This is my review of Thunderstruck & Other Stories by Elizabeth McCracken.
My four stars are for the best stories in what struck me as a "mixed bag" much as I wanted to admire the quality of the writing and risk-taking originality.
McCracken reminds me of Alice Munro: the unusual take on situations, the continual drift to unpredictable outcomes, the concern with observation rather than plot, the sharp, self-possessed prose stripped of emotion even in the most moving situations, the flashes of humour to alleviate the pain or even horror. However, I find her writing a little more contrived and less empathetic than Munro's.
The stories seem very variable in their effectiveness. I was hooked by the opening "Something Amazing" in which teenage Gerry comes home to find that his grief-deranged mother, unable to get over the death of her small daughter, has kidnapped a neighbour's child. "He wonders how to sneak him back home. He wonders how to keep him forever".
The plight of a couple trying to deal with an accident which has befallen their wayward adolescent daughter in the title story "Thunderstruck" comes closer to moving than most of the rest. Sustained by false optimism, the father "looked at his wife, whom he loved, and whom he looked forward to convincing, and felt as though he were diving headfirst into happiness. It was a circus act, a perilous one. Happiness was a narrow tank. You had to make sure you cleared the lip".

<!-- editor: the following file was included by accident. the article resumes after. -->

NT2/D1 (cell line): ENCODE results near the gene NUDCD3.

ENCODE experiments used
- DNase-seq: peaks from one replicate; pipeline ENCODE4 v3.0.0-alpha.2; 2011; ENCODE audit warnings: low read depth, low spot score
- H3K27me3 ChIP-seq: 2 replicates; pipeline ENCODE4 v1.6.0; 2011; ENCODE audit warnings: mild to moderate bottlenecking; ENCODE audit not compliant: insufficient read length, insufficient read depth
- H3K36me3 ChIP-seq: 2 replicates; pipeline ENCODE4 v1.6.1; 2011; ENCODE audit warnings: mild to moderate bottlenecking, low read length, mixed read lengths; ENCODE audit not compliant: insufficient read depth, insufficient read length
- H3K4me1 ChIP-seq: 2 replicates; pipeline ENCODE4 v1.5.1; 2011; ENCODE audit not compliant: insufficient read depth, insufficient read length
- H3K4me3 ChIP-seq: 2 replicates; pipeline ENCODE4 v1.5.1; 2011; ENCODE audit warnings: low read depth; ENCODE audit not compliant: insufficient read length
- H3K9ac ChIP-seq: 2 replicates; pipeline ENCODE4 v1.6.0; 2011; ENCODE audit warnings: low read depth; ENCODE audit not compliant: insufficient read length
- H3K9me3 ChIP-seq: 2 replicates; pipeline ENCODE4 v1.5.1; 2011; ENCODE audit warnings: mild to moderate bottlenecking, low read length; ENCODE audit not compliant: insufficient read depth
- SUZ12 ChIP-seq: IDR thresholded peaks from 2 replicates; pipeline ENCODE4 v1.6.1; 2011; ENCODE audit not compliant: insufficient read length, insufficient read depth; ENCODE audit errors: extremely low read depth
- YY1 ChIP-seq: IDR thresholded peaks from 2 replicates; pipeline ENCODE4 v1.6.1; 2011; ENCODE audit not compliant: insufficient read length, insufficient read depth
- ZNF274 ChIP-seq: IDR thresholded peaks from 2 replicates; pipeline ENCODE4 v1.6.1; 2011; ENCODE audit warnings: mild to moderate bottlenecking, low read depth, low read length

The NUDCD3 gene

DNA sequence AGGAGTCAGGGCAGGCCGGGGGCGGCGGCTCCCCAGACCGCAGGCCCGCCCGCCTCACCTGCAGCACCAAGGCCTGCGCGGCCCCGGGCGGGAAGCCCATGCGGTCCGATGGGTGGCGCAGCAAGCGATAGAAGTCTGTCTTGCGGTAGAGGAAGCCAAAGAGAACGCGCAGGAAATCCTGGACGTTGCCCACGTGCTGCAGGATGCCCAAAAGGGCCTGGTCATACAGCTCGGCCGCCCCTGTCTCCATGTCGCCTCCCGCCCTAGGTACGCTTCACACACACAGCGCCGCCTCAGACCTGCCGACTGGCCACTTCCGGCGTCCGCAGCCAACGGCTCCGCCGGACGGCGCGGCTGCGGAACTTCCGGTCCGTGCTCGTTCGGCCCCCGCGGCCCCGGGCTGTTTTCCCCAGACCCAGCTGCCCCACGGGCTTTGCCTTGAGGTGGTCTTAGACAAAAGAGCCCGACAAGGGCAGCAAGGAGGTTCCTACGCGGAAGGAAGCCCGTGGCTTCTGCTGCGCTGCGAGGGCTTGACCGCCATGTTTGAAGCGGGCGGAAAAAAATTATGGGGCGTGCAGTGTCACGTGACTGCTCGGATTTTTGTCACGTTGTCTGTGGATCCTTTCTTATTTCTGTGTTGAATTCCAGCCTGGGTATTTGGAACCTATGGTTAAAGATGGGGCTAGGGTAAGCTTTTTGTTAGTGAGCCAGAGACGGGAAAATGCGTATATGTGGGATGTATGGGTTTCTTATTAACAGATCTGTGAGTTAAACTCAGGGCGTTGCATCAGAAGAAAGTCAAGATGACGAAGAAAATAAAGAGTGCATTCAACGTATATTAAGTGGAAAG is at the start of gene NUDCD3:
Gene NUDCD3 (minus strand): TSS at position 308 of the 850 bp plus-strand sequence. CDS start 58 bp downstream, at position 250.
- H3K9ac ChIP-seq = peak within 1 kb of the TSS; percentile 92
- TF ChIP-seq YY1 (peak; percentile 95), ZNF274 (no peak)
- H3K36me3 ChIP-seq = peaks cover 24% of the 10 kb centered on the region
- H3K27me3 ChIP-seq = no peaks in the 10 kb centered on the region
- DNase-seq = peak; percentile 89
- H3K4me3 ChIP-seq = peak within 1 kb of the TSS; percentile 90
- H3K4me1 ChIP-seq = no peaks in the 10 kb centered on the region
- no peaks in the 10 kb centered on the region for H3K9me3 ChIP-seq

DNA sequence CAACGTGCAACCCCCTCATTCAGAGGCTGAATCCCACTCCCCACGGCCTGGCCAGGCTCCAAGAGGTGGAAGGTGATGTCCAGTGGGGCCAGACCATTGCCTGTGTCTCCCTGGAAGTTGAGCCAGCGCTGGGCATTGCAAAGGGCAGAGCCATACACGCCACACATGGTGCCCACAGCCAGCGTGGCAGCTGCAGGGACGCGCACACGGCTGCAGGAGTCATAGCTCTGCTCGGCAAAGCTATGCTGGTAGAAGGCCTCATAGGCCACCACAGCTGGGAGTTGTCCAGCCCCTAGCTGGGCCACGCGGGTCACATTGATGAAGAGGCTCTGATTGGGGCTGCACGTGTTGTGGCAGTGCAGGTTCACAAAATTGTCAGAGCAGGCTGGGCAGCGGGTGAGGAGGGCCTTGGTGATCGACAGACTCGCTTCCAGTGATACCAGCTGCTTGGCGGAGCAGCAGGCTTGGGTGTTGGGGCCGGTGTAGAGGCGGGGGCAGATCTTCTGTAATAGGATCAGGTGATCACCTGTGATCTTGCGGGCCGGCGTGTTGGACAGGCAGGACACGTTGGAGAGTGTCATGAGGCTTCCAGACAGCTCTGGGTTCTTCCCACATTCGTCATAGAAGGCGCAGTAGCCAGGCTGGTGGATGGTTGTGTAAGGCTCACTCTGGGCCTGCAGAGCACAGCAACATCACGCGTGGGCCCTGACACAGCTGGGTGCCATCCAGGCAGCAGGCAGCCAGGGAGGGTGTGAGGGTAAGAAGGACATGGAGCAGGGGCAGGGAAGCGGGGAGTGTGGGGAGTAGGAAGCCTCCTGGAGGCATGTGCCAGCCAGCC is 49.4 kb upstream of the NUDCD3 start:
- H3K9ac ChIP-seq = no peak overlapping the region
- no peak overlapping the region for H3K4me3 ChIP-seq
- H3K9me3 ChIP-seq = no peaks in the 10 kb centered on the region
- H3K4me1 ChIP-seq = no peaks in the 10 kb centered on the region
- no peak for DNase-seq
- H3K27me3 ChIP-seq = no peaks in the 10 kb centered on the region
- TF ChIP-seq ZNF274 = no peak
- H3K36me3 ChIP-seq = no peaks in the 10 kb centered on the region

"Peter Elroy; A Documentary by Ian Casey" is very original, showing how a longstanding friendship has been destroyed by film-maker Ian's early masterpiece in which he interviewed Peter, but only recorded his responses, thereby both deceiving him and showing him in a dreadful light.
McCracken is good at portraying earnest young children, and some of her quirky descriptions have a childlike quality: "A lawnmower skulks up to its alligatorish eyebrows in the yard". A family anxious to comfort a daughter "bundled" her up "in their eight bare arms, the devoted family octopus". I also enjoyed her revealing but oblique Pinteresque dialogues.
Although some stories improved on a second reading, perhaps I was getting used to her style, about half like "Property","The Lost and Found Department of Greater Boston", "Juliet" or "Some Terpsichore" failed to engage me. Although the technical quality is high, and she is often original and very imaginative in both her descriptions and ideas, many of her characters seem unconvincing. At times, situations slip into unrelieved black farce which tends to distance the reader: you may be intrigued and fascinated by the writing, but you do not care enough about the characters and need to take a break at the end of each piece to escape the bleakness.